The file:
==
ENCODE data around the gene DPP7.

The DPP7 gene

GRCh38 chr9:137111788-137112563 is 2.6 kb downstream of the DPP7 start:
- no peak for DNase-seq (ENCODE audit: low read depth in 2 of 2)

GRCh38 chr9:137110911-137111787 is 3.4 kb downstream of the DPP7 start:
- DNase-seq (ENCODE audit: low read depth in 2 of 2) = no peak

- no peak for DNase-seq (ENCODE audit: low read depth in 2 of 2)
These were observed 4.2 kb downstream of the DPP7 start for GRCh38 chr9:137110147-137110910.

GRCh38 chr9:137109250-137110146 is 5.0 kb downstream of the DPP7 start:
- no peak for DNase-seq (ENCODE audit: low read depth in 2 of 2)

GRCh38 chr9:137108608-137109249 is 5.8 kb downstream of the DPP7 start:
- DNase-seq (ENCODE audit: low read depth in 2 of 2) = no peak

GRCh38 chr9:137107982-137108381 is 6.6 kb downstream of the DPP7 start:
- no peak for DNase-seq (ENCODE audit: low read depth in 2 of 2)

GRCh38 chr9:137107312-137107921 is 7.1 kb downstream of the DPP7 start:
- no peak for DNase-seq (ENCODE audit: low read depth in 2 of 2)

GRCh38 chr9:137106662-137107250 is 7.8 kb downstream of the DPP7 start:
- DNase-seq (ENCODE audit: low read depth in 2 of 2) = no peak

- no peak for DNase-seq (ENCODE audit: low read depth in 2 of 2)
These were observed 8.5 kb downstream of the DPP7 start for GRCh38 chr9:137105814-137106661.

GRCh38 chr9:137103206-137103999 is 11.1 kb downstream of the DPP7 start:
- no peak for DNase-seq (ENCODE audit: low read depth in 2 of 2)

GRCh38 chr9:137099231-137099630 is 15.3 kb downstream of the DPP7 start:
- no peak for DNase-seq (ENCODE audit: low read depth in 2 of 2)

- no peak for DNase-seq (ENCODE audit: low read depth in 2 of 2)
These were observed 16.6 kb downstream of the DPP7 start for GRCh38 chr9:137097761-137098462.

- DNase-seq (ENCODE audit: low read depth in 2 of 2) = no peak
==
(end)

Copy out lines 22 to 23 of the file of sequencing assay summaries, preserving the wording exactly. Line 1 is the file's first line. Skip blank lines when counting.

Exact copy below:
- no peak for DNase-seq (ENCODE audit: low read depth in 2 of 2)

GRCh38 chr9:137099231-137099630 is 15.3 kb downstream of the DPP7 start: